The School of Law made public its support for two law students who have been subpoenaed by CareOne, a health care company owned by law trustee Daniel Straus.
The subpoena is part of a controversy surrounding CareOne and its labor practices that erupted in 2012. Employees at CareOne and HealthBridge Management, another health care company owned by Straus, claimed Straus violated labor laws and refused to negotiate a new contract. As a result of the dispute, CareOne has been involved in an ongoing lawsuit against the Service Employees International Union.
The students, second-year Luke Herrine and first-year Leo Gertner, were subpoenaed by CareOne on March 20 after they circulated a petition against Straus’ labor practices. The petition also asked for Trevor Morrison, dean of the law school, to meet with the students to discuss a code of conduct for trustees.
“The National Labor Relations Board has charged [Straus’] companies … with violating federal labor law no fewer than 38 times,” the petition read.
Morrison and Anthony Welters, the chair of the Board of Trustees, sent a letter on April 17 to the law community detailing the situation.
“The subpoenas requested information regarding any contact the students may have had with SEIU and any activity they may have engaged in, such as protests or meetings, relating to Mr. Straus or CareOne,” Morrison and Welters said in the letter.
The school has agreed to cover any legal expenses the students may face. The administration contacted law alumnus John Cuti to provide legal counsel to the students, and Cuti Hecker Wang is now representing Herrine and Gertner. However, the law school remains uninvolved in the litigation between CareOne and SEIU.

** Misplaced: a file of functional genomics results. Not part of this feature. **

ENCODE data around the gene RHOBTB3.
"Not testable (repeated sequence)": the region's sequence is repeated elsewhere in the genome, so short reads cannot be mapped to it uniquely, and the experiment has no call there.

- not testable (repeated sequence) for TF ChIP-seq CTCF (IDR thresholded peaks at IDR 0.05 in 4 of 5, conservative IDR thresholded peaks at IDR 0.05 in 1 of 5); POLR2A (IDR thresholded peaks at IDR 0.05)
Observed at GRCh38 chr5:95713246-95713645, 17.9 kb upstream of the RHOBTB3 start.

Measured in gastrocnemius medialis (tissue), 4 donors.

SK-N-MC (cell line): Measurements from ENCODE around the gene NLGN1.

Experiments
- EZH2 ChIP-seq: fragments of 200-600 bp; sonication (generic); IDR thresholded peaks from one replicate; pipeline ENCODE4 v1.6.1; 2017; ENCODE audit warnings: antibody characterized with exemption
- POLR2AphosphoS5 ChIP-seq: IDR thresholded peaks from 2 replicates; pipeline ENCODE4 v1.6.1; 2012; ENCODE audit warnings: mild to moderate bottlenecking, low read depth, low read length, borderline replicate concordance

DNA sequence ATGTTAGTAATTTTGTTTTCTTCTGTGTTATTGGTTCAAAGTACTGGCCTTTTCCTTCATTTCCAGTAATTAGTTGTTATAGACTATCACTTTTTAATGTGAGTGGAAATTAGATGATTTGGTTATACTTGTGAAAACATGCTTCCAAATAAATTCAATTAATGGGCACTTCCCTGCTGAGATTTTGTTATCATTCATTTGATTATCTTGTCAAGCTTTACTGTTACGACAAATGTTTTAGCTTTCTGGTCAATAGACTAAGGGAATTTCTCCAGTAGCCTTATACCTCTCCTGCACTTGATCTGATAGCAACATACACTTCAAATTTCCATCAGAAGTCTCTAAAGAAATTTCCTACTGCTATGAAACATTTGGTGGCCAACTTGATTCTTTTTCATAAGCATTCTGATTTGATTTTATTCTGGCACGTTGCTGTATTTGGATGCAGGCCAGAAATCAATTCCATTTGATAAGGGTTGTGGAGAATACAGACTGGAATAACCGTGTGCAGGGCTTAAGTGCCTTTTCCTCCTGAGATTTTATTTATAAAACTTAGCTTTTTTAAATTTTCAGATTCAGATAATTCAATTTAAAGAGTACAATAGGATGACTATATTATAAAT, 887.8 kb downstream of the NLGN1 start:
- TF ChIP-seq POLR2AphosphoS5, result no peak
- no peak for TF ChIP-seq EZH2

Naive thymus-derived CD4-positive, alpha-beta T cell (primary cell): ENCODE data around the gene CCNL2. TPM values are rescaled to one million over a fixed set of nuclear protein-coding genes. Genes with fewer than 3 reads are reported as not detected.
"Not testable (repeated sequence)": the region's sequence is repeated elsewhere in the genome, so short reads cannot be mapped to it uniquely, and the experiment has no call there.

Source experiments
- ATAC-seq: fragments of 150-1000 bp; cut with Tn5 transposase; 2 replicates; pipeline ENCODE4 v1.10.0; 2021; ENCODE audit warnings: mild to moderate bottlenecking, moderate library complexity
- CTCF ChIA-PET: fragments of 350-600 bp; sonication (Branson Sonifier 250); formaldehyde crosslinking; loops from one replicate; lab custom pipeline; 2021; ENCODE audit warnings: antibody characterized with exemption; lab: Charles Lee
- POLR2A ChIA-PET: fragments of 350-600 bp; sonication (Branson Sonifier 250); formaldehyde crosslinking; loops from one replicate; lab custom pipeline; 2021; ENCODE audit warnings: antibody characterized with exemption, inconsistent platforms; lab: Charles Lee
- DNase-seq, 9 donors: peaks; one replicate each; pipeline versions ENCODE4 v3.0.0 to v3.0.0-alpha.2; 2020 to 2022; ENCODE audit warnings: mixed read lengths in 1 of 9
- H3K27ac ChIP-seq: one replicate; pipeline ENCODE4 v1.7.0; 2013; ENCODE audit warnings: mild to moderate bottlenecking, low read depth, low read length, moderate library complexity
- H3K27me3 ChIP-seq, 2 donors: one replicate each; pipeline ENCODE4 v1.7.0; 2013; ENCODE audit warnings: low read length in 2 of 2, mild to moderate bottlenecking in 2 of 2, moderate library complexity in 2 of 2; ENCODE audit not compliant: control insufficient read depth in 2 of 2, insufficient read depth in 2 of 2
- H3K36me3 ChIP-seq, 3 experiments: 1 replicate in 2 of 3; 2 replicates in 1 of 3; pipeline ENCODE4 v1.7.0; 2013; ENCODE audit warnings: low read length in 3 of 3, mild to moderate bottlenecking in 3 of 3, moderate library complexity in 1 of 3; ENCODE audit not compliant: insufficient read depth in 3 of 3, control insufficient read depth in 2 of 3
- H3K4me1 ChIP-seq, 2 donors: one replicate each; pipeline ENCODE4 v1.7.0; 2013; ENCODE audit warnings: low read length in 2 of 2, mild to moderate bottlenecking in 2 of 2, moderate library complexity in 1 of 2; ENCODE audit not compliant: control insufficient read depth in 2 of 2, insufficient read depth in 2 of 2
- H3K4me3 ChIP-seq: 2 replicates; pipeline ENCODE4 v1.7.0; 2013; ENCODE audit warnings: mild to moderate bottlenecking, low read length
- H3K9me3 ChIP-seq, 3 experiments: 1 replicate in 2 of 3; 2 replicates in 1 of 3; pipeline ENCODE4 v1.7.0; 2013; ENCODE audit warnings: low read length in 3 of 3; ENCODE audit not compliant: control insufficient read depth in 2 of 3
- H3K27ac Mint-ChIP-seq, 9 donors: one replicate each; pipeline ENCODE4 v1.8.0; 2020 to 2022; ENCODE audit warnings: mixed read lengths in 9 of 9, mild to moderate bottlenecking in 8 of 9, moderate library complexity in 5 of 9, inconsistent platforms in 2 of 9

CareOne spokesperson Deborah Maxson said the deadline for the requested information is April 25.
“Straus is not a party to the lawsuit and is not managing the litigation,” Maxson said.
A group of about nine students responded to the subpoenas by drafting another petition, this time calling for Straus to withdraw the subpoenas. The petition argued that CareOne’s actions could limit free speech on campus, appealing to the law school’s commitment to public interest. In a joint email, Herrine and Gertner said the issue concerns free speech and transparency in higher education. After collecting 500 signatures, the students sent the petition to Straus on April 16.
The law school’s letter said the school vigorously supports its students’ right to participate in lawful demonstrations and protests. Although the university is providing resources for Herrine and Gertner, it did not make any statements against Straus.
“The NYU Law Board of Trustees, of which Mr. Straus has been a dedicated member for many years, provides indispensable guidance and support to the Law School,” the letter said.
In a separate statement sent to WSN, the law school acknowledged CareOne’s right to gather evidence in support of its case.
Second-year law student Maggie Maron, who helped draft the petition against the subpoenas, said she was thankful for the dean’s support but also felt Straus should no longer sit on the board.
“As members of an institution receiving Straus’ $1.25 million in donations a year, we are indirectly benefiting from his fortune made, in part, off the exploitation of workers,” Maron said.
Michael Domanico is managing editor. Email him at firstname.lastname@example.org.